July 2021

I was reading recently that United Airlines have ordered 15 supersonic jetliners for delivery later this decade.  I also saw that a new residential cruise ship called Njord is being launched that will sell residences (not cabins) for between $8 and $30 million.  That got me thinking about the romance of travel, something of which we appear to have been sadly lacking lately.

Throughout the modern era of tourism efforts have always been made to add excitement to the whole process of traveling.  The stage coaches of the eighteenth an early nineteenth century were always given names to indicate their speed. ‘Lightening’ in England, ‘Stellwagon’ and ‘Eilwagon’ in Germany and ‘Flying Machine’ here in the USA.  That despite the fact they probably only traveled at five miles an hour!

The railroads got in on the act of course and named their trains and locomotives from the earliest days.  These early attempts at marketing were aimed at exciting the prospective traveler.  Not only were the names evocative but serious attempts were made to provide exceptional levels of luxury.

Shipping companies from the 1800s onwards also majored on luxury and speed, across the world.  It’s true that the majority of passengers traveled in ‘steerage’ or third class on the ships and experienced anything but luxury, but the image was all that mattered.  Ships became larger and larger, and ever more speedy.  Across the Atlantic shipping lines competed for the Blue Riband, the prize for the fastest crossing. Again the magic was in the names and the marketing with ships like Normandie, Queen Mary, Bremen and United States competing for the ultimate record.  The liner United States held the record from 1952 until 1986, when it was beaten by Sir Richard Branson’s Virgin Atlantic Challenger, although as that only held about 4 people it doesn’t count as a liner in my mind!  The United States averaged just under 40 miles per hour, but the luxury on board was phenomenal.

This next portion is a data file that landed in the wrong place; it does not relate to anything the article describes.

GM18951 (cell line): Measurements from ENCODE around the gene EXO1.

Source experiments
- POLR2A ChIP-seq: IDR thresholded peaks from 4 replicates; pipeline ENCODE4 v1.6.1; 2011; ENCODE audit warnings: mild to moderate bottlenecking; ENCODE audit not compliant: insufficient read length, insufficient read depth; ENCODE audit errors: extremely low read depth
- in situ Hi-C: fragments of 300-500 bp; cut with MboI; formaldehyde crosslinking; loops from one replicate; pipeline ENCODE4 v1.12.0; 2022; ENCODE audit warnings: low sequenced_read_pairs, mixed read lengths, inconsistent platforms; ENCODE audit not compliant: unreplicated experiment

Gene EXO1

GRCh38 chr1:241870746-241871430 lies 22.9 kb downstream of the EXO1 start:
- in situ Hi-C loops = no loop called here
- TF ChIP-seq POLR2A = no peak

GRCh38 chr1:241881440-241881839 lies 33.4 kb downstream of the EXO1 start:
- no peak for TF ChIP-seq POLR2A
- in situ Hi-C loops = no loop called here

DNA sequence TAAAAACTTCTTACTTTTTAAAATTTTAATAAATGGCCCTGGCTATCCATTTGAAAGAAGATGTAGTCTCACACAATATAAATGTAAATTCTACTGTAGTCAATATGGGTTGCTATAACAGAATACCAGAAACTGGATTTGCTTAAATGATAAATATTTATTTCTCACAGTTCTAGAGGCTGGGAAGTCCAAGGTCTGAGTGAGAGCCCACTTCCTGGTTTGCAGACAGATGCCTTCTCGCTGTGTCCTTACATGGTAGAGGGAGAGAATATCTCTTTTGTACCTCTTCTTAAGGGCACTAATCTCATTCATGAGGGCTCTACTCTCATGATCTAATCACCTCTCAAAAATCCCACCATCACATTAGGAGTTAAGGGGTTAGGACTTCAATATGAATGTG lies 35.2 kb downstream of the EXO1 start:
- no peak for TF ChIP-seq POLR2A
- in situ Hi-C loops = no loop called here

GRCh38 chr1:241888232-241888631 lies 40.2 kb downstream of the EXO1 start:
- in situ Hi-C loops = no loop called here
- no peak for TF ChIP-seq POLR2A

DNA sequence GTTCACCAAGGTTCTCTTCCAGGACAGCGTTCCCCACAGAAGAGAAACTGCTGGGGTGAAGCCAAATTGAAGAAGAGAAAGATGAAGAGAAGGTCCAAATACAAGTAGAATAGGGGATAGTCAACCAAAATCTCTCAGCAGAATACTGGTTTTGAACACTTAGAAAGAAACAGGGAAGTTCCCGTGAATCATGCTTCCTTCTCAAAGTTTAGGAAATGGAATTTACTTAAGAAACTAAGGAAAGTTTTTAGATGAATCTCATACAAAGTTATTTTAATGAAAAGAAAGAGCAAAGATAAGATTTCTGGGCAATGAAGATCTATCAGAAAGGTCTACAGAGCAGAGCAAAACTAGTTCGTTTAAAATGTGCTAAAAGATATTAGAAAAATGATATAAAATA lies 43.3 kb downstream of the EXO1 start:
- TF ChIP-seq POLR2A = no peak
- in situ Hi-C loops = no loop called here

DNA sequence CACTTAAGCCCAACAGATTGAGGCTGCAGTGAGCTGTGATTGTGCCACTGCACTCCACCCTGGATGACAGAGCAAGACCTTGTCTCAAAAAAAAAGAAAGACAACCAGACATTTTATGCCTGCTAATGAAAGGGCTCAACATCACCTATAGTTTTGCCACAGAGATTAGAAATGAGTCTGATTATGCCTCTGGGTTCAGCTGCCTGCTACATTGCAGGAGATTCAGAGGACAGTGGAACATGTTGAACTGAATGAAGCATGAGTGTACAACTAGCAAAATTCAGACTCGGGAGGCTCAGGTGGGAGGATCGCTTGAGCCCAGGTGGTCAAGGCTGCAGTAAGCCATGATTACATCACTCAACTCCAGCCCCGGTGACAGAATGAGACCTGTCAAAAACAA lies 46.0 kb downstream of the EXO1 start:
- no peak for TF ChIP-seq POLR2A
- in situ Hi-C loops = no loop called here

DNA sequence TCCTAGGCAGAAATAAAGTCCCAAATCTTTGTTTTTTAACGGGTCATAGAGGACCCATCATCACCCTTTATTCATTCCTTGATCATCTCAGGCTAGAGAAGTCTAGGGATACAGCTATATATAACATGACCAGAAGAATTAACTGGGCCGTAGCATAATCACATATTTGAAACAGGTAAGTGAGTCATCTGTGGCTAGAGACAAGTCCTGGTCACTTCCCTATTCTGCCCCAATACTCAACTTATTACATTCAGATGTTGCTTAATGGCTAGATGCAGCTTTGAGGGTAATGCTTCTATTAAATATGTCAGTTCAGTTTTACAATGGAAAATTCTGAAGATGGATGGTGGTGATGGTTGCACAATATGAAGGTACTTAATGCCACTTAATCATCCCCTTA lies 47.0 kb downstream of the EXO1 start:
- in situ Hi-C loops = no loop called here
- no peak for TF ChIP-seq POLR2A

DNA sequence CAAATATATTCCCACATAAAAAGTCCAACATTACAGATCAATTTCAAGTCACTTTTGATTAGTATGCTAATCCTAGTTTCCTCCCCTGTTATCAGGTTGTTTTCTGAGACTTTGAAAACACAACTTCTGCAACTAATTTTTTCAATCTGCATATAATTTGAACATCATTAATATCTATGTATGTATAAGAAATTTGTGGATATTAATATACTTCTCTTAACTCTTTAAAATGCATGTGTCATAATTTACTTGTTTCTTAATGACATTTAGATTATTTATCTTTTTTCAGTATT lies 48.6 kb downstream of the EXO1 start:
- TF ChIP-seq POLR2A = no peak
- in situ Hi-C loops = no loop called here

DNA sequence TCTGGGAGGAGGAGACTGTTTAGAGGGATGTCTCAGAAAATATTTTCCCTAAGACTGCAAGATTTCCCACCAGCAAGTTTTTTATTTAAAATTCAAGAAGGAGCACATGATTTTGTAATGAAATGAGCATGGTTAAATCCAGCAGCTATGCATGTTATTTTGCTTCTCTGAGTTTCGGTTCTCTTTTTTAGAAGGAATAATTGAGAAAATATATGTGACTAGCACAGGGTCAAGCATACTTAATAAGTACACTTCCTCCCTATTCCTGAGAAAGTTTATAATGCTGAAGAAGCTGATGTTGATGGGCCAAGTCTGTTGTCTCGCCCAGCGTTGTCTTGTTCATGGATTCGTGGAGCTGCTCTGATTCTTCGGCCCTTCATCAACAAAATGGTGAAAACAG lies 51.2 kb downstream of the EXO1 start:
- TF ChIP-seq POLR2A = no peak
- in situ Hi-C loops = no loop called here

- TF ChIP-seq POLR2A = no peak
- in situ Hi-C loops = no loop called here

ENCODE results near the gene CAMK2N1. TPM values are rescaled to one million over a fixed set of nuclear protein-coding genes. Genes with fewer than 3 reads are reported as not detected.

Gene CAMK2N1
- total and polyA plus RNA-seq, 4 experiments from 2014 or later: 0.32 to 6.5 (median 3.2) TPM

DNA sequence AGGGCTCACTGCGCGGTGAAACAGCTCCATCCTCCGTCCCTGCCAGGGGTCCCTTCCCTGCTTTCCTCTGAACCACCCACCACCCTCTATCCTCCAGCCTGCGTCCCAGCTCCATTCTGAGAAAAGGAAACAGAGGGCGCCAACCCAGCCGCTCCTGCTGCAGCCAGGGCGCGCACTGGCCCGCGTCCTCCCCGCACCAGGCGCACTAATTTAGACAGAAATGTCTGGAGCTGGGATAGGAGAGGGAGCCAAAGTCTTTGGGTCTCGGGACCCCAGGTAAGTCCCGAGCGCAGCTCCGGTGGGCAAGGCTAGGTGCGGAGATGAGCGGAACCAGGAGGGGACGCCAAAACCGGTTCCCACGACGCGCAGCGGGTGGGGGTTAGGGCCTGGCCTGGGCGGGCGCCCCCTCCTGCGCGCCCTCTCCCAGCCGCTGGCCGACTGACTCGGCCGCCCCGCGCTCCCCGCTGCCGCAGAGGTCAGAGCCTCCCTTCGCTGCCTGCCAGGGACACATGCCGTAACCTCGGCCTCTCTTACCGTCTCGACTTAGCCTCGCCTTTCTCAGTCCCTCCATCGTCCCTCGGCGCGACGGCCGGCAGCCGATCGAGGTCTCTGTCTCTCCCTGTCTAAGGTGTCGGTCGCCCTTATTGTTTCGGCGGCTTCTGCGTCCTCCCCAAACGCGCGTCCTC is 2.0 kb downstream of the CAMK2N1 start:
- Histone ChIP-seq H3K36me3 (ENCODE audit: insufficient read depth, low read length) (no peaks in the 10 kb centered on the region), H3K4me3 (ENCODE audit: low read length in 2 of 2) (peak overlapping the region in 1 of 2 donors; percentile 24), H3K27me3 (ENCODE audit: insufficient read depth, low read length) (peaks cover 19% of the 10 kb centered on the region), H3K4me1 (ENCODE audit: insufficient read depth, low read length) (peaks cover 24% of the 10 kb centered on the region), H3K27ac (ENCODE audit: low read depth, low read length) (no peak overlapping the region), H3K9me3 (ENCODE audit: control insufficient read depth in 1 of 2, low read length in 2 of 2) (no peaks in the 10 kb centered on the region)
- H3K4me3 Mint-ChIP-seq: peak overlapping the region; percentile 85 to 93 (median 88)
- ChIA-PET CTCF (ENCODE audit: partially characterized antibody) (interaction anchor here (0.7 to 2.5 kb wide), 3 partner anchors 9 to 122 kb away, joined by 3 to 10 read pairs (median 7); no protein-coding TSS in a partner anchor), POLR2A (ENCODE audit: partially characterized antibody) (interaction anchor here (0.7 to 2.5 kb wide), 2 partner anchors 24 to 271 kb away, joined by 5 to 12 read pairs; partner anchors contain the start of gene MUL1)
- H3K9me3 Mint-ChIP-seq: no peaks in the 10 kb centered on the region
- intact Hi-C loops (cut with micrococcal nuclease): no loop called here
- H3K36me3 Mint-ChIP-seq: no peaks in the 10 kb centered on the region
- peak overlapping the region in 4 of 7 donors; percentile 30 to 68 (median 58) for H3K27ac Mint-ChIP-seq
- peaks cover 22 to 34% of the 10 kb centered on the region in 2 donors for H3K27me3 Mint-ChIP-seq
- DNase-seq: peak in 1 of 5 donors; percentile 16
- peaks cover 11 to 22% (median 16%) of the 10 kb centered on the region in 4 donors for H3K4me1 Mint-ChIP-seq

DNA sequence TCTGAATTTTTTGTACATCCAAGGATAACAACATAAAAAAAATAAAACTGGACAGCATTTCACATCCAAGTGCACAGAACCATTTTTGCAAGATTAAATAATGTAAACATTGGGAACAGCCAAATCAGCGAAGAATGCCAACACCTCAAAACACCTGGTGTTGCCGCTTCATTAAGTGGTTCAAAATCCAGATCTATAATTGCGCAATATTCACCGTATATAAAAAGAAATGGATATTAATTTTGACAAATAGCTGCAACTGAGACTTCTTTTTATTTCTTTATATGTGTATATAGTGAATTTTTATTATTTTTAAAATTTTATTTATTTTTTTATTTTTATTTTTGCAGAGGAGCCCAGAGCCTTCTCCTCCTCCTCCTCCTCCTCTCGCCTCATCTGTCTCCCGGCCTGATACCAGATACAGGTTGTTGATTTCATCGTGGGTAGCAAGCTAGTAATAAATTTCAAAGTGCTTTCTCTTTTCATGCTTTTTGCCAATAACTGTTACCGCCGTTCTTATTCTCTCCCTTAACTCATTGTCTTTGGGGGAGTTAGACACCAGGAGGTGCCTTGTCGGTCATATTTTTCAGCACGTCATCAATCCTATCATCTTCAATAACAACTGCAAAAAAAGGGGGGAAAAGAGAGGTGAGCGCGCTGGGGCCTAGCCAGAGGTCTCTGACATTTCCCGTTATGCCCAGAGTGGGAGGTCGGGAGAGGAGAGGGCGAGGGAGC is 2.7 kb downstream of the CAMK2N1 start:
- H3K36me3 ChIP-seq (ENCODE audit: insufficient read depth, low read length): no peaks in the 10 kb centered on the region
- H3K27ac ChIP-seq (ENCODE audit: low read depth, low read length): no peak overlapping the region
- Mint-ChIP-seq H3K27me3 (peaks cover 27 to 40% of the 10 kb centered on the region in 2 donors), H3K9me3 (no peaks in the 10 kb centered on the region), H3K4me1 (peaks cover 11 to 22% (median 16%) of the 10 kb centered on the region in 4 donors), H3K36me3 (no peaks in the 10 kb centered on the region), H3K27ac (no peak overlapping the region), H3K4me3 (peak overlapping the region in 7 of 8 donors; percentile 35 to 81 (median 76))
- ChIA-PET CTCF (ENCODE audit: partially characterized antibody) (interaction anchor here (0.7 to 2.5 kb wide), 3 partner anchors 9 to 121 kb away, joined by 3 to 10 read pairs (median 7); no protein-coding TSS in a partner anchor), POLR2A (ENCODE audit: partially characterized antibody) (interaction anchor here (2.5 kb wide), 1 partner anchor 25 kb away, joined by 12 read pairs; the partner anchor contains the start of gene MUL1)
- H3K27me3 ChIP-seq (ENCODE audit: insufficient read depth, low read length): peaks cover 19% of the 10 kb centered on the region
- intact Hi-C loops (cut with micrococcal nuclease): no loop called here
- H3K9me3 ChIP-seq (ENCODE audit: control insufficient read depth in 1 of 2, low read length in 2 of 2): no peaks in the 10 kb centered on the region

On the railroads from the mid 1800s through to the 1950s famous trains offered unimaginable (to the average traveler) levels of speed and luxury.  Think of the 20th Century Limited from New York to Chicago, The Orient Express, which featured in novels and stories (most notably ‘Murder on the Orient Express’ by Agatha Christie), The Trans Siberian Express from Moscow to Vladivostok – 5772 miles, The Blue Train in South Africa, The Flying Scotsman in Britain, the Ghan in Australia, and countless others.  Of course the luxury came about by including Pullman Cars in many trains, or in Europe the Wagons Lits.  Many railroads still have luxury and high speed trains (the Acela here in USA and the Bullet Trains of Japan) but regrettably the luxury has passed and many trains today are very ordinary.

Airlines of course used their speed and luxury to attract passenger from the 1920s onwards.  Juan Tippe’s Pan American blazed trails across the world with luxury flying boats. Other nations competed of course and following the Second World War the air routes around the world were flown by exotically names airliners – Comet, Constellation,  and Stratocruiser.   Airlines named their individual aircraft, with Pan Am’s Clippers and TWA Star Stream jets.

In flight service was how airlines differentiated themselves offering not just excellent food but cocktail bars in the sky, sleeping bunks and in flight entertainment.  

Although the Boeing 747 was known as The Queen of the Skies, it did usher in the chance to cram as many people into a plane as possible, and for many (except those few in the first class front cabin of the jets) flying was no longer the ‘experience’ many would like.  The Airbus A-380 took size to a whole new level, and for the majority of the between 379 and 615 passengers, luxury is not a word they would consider.